Posts Tagged ‘books’|
Tuesday, January 1st, 2013
Mexico ranks fifth among the world’s nations in biological diversity, with nearly 29,000 plant and animal species living in its deserts, rainforests, mangroves, and mountains. The state of Puebla, known for its mild climate and varied ecosystems, is home to large percentages of this flora and fauna — including more than half of the country’s 1,100 different species of birds. A new e-book in English, The Birdwatching Hotspots of the State of Puebla, Mexico, provides a free field guide for novices and experts alike.
All About Puebla asked author Jajean Rose-Burney, a Peace Corps volunteer from New York who recently finished a two-year assignment here, how he got started as a birdwatcher, why he decided to write the book, what he’d like readers to get out of it, and where he likes to go birdwatching in Puebla. Here’s what he had to say.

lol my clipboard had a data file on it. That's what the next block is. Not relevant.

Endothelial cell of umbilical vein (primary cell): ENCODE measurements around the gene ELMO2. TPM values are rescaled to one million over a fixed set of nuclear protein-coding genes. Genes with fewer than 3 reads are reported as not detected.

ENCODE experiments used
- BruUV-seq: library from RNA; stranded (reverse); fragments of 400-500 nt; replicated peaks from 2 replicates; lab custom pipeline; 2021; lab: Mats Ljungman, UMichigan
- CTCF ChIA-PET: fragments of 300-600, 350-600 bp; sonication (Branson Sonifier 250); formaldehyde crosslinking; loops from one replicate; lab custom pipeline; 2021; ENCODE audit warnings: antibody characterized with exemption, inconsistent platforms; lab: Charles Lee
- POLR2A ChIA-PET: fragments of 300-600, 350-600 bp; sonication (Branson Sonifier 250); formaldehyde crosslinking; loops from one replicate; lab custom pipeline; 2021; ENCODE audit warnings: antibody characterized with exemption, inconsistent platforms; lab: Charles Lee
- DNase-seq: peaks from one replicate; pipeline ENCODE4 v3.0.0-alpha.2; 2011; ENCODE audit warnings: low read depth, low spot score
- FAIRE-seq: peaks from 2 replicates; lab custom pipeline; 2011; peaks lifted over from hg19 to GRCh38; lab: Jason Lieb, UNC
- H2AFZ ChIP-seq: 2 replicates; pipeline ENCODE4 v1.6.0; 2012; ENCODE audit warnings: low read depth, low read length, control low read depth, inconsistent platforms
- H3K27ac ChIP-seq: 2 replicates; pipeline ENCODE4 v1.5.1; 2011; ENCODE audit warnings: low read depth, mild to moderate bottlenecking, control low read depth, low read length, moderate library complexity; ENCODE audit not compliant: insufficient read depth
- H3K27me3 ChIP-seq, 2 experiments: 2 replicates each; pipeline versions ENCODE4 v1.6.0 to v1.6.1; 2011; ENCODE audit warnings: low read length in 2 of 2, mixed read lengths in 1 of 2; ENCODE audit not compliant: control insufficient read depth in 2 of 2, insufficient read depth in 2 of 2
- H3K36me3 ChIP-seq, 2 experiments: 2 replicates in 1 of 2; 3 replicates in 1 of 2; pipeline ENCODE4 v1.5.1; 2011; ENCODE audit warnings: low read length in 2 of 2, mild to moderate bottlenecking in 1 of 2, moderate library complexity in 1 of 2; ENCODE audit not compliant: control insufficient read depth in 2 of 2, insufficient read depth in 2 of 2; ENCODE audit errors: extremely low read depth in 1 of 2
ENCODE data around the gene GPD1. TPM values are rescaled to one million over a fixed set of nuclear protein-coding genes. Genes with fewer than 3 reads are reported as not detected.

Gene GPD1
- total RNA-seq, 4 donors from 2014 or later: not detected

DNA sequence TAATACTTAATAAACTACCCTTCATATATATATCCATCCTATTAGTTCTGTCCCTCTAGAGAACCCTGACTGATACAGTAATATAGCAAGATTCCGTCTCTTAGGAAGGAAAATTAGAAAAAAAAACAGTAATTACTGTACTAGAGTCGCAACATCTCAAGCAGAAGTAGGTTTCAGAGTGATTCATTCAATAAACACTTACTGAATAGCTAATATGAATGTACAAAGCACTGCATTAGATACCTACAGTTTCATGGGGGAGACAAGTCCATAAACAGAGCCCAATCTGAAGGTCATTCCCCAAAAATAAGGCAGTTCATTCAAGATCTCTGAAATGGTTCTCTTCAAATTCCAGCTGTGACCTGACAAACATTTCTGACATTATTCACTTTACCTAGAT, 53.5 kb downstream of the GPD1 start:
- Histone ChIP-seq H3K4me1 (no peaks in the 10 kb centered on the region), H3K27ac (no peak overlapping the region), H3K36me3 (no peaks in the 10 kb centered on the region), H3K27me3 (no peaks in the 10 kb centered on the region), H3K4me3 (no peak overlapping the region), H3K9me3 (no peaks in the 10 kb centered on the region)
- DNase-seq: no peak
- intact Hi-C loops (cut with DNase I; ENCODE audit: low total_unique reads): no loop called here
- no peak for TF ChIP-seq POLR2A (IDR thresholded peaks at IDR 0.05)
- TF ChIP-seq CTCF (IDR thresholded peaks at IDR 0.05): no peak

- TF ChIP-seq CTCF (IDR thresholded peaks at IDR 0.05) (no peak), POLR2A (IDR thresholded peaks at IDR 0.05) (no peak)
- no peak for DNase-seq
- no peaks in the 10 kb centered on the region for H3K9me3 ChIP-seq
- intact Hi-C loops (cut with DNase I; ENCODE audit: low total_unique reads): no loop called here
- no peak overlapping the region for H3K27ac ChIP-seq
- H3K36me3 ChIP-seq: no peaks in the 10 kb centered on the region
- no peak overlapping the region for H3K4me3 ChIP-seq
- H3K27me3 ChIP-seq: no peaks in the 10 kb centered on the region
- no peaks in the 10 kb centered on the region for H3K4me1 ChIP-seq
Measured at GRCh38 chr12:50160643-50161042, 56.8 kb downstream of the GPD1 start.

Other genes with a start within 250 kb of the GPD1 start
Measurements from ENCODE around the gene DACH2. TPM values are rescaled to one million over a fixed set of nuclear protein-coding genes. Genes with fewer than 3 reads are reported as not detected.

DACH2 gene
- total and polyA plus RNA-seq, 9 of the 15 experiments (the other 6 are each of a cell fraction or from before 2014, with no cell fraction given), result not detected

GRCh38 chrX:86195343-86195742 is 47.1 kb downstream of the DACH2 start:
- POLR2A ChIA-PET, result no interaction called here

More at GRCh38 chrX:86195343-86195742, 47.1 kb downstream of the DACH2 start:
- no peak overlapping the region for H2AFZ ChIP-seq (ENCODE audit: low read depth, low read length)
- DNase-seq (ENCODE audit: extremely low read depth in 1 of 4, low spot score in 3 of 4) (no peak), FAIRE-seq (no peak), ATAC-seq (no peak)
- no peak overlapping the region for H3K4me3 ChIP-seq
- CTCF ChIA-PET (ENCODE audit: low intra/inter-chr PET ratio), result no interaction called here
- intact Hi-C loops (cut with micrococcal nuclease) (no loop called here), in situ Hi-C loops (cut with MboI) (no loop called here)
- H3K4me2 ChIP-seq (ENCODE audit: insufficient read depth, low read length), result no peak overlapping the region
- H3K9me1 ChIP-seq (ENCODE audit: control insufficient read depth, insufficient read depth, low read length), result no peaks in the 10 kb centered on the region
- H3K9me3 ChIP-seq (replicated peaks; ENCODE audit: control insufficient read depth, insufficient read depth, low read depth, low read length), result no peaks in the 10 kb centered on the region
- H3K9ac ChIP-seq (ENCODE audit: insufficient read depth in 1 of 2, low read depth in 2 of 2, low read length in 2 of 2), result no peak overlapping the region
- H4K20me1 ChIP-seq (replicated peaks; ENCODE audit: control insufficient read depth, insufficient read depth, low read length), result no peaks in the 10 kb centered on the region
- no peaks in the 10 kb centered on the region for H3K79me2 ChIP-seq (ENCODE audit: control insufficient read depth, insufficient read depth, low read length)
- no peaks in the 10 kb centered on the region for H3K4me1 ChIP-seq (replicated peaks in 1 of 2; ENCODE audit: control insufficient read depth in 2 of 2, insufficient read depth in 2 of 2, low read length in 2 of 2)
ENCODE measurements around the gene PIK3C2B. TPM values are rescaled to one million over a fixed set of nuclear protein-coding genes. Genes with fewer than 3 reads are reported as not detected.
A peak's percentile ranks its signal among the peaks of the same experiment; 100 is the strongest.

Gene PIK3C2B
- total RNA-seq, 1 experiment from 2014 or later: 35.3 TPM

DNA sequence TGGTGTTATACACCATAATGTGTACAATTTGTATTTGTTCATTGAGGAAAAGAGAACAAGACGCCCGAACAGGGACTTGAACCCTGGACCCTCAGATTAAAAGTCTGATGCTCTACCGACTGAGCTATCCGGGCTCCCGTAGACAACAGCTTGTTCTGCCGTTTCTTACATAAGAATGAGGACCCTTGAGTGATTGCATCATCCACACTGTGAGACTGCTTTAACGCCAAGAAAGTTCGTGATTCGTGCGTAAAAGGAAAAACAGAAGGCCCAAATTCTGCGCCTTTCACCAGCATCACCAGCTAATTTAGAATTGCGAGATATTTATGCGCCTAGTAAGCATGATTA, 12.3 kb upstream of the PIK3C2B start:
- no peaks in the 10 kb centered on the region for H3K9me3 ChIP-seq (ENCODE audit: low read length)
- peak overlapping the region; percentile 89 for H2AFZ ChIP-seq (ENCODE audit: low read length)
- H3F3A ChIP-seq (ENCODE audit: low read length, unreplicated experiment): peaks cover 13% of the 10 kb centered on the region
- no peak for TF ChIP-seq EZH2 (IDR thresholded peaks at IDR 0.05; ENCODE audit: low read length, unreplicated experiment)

AAP: How did you end up studying birds in Puebla?
Rose-Burney: My wife and I joined Peace Corps, a program of the U.S. federal government that has volunteers all around the world. We are both urban planners and were looking for a little break. During training in Queretaro, we were told that our assignment would be SEMARNAT, Mexico’s federal environmental agency, in the city of Puebla. I was devastated. I didn’t want to live in a big city, and I didn’t want to work in a big government planning office.
Fortunately, I got everything that I didn’t want — and am incredibly lucky. During the past two years, I’ve worked on some great conservation projects, including the establishment of a new natural protected area at the Valsequillo Reservoir. I’ve met and worked with great people. I had the opportunity to travel throughout the state and most of southern Mexico. And I have been able to turn my love of birdwatching into my work.
When did you start birdwatching?